Students and school officials extolled the value of brushing oneself off and trying again when life's obstacles get in the way during a graduation ceremony Thursday for students at Daily High School, Verdugo Academy and AdvancePath Academy.
The number of times someone falls down when they are tripped up is not what matters, school board member Nayiri Nahabedian said at the ceremony.
“What is important is getting up every time you fall,” she said.
Students from the three programs — Daily High School, the school district's continuation school; AdvancePath, a high school dropout recovery program; and Verdugo Academy, an independent study program — have met and surmounted their share of obstacles during their teenage years, students and educators said at the graduation.
The graduating classes included students who are teenage parents, those who had come close to dropping out of other high schools, and those who have balanced school with full-time jobs.
Students from the three programs graduated together Thursday afternoon during a ceremony at First United Methodist Church in Glendale.
The combined 125 graduates was the largest group to finish school together in any year, said Sherry Stockhamer, the principal who oversees Daily High and the two academies.
Sixty-seven of those students graduated from Daily High, 30 completed high school through AdvancePath, and 28 finished through Verdugo Academy, Stockhamer said.
Daily High student Talin Stephen, 17, spoke at the ceremony, describing her school as an academically challenging and yet extremely fun place to be, a place where students were so close they were like family.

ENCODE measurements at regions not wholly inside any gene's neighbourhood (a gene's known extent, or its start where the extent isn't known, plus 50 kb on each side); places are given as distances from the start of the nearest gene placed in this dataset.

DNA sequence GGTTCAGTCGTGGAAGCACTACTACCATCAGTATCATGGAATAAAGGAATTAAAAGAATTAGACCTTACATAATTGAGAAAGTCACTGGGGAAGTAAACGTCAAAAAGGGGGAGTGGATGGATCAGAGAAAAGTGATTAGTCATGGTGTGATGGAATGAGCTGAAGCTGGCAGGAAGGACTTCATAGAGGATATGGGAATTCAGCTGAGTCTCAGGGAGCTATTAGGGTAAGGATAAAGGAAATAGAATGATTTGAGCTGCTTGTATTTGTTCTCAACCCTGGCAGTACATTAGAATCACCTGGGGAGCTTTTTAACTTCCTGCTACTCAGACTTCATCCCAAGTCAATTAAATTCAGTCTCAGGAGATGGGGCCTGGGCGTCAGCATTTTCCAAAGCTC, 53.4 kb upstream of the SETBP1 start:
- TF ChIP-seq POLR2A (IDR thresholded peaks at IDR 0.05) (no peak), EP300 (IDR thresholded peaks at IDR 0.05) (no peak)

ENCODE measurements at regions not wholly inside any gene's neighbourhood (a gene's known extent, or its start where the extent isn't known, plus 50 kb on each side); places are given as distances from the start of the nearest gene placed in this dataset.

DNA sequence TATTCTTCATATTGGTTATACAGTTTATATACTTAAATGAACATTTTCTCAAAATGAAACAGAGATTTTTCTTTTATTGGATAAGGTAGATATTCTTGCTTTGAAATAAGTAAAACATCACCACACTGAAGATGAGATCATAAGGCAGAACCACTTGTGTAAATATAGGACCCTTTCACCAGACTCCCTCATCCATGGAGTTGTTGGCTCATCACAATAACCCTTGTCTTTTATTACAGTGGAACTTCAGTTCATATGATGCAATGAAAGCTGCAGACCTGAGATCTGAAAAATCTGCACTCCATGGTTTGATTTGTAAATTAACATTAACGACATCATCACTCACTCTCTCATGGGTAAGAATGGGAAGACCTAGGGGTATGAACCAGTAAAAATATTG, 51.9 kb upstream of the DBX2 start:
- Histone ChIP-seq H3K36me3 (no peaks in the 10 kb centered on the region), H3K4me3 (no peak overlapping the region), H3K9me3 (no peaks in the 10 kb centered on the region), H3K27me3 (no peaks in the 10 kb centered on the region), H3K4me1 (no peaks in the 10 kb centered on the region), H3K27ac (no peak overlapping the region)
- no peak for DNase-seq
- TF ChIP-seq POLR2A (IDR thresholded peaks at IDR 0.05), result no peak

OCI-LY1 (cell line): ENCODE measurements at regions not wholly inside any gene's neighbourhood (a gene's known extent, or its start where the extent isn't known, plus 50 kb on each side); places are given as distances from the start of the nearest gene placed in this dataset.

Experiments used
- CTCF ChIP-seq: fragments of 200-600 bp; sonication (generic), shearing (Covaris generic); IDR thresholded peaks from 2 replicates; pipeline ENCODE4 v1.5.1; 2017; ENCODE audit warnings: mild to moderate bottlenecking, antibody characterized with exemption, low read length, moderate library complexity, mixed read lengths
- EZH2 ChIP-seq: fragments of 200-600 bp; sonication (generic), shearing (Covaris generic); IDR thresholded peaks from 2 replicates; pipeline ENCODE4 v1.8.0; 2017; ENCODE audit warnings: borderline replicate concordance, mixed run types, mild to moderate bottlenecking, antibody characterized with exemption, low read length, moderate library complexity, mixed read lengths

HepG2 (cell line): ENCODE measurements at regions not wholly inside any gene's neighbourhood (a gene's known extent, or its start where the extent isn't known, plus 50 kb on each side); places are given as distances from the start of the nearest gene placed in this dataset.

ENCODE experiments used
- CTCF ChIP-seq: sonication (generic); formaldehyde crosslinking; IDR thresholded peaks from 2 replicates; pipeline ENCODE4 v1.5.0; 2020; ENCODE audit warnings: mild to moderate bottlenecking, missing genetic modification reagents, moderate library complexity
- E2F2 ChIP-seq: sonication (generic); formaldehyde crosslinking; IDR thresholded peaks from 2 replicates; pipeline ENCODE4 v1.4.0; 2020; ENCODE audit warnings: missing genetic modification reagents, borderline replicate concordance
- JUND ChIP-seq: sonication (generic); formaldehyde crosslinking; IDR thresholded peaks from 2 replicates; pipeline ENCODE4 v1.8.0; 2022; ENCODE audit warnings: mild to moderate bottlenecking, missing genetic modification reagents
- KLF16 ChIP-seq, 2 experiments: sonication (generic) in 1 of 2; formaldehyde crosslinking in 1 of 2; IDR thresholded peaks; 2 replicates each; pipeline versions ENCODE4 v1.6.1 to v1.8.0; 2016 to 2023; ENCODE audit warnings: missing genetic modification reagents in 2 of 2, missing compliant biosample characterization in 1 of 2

Each student came to Daily High for different reasons, she said, but she found the students' similarities mattered more than their differences.
“We have overcome personal obstacles,” she said.
Talin said she slacked off her first two years of high school, but the environment at Daily prompted her to work hard and stay focused.
“I've never stuck to something and done it,” she said.
For 18-year-old Ana Julia Hernandez, having the option to transfer from Glendale High to AdvancePath gave her a path to graduation, as she was behind in credits by her senior year, she said. The specialized program allowed her to focus on her schoolwork and even finish early, she said.
She and her friend, Tanya Dueñas, said they probably wouldn't be graduating at all if it wasn't for AdvancePath.
“We would have probably made our parents disappointed,” Hernandez said. “We would not have been wearing this right now,” she said, holding up her arm, which was draped in graduation regalia.
And for Rey Barcena, 18, attending a program with flexible hours like Verdugo Academy meant that he could continue dancing professionally, which he's been doing for about eight years.
“Graduates, the final moments of my parents' dream is about to come true, right here, right now,” he said during his speech.
Then, in the middle of the ceremony, he asked his parents to stand and be recognized.